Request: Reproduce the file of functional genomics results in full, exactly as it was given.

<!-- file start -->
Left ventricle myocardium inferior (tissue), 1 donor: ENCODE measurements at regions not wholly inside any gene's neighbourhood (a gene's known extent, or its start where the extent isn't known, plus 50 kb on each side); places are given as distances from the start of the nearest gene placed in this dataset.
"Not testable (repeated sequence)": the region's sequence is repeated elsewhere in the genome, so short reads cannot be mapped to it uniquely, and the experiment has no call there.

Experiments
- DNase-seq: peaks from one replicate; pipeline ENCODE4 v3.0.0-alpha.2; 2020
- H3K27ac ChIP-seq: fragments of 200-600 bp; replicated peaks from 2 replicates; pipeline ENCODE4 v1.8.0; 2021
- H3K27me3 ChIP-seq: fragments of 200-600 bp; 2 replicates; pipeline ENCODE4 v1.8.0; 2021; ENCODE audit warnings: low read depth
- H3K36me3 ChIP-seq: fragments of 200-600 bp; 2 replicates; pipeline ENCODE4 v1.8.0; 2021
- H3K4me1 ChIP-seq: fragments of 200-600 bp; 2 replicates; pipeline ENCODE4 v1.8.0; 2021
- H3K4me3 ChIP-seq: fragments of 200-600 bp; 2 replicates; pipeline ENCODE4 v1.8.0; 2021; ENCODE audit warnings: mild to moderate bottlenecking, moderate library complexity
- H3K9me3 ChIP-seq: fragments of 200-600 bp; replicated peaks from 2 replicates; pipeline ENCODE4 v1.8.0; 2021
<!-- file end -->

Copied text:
Left ventricle myocardium inferior (tissue), 1 donor: ENCODE measurements at regions not wholly inside any gene's neighbourhood (a gene's known extent, or its start where the extent isn't known, plus 50 kb on each side); places are given as distances from the start of the nearest gene placed in this dataset.
"Not testable (repeated sequence)": the region's sequence is repeated elsewhere in the genome, so short reads cannot be mapped to it uniquely, and the experiment has no call there.

Experiments
- DNase-seq: peaks from one replicate; pipeline ENCODE4 v3.0.0-alpha.2; 2020
- H3K27ac ChIP-seq: fragments of 200-600 bp; replicated peaks from 2 replicates; pipeline ENCODE4 v1.8.0; 2021
- H3K27me3 ChIP-seq: fragments of 200-600 bp; 2 replicates; pipeline ENCODE4 v1.8.0; 2021; ENCODE audit warnings: low read depth
- H3K36me3 ChIP-seq: fragments of 200-600 bp; 2 replicates; pipeline ENCODE4 v1.8.0; 2021
- H3K4me1 ChIP-seq: fragments of 200-600 bp; 2 replicates; pipeline ENCODE4 v1.8.0; 2021
- H3K4me3 ChIP-seq: fragments of 200-600 bp; 2 replicates; pipeline ENCODE4 v1.8.0; 2021; ENCODE audit warnings: mild to moderate bottlenecking, moderate library complexity
- H3K9me3 ChIP-seq: fragments of 200-600 bp; replicated peaks from 2 replicates; pipeline ENCODE4 v1.8.0; 2021